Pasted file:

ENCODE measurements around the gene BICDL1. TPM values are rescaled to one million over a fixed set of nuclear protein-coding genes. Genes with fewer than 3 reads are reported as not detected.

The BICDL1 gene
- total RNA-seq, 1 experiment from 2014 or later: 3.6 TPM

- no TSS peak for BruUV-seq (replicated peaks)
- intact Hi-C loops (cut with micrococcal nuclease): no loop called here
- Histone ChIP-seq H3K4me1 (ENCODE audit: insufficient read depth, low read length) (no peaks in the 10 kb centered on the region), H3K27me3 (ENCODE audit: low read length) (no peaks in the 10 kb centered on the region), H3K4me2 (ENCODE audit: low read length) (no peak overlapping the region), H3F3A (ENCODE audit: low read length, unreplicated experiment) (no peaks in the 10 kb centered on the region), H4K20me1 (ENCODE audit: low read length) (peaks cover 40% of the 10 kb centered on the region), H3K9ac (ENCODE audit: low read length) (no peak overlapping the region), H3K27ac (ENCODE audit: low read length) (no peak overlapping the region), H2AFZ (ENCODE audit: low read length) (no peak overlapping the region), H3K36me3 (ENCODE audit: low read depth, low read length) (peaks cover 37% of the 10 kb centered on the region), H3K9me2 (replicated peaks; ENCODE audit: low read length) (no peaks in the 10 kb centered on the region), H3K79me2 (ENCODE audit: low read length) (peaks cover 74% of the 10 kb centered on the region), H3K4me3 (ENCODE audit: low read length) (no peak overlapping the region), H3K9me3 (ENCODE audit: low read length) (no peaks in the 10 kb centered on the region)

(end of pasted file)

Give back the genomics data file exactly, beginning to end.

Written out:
ENCODE measurements around the gene BICDL1. TPM values are rescaled to one million over a fixed set of nuclear protein-coding genes. Genes with fewer than 3 reads are reported as not detected.

The BICDL1 gene
- total RNA-seq, 1 experiment from 2014 or later: 3.6 TPM

- no TSS peak for BruUV-seq (replicated peaks)
- intact Hi-C loops (cut with micrococcal nuclease): no loop called here
- Histone ChIP-seq H3K4me1 (ENCODE audit: insufficient read depth, low read length) (no peaks in the 10 kb centered on the region), H3K27me3 (ENCODE audit: low read length) (no peaks in the 10 kb centered on the region), H3K4me2 (ENCODE audit: low read length) (no peak overlapping the region), H3F3A (ENCODE audit: low read length, unreplicated experiment) (no peaks in the 10 kb centered on the region), H4K20me1 (ENCODE audit: low read length) (peaks cover 40% of the 10 kb centered on the region), H3K9ac (ENCODE audit: low read length) (no peak overlapping the region), H3K27ac (ENCODE audit: low read length) (no peak overlapping the region), H2AFZ (ENCODE audit: low read length) (no peak overlapping the region), H3K36me3 (ENCODE audit: low read depth, low read length) (peaks cover 37% of the 10 kb centered on the region), H3K9me2 (replicated peaks; ENCODE audit: low read length) (no peaks in the 10 kb centered on the region), H3K79me2 (ENCODE audit: low read length) (peaks cover 74% of the 10 kb centered on the region), H3K4me3 (ENCODE audit: low read length) (no peak overlapping the region), H3K9me3 (ENCODE audit: low read length) (no peaks in the 10 kb centered on the region)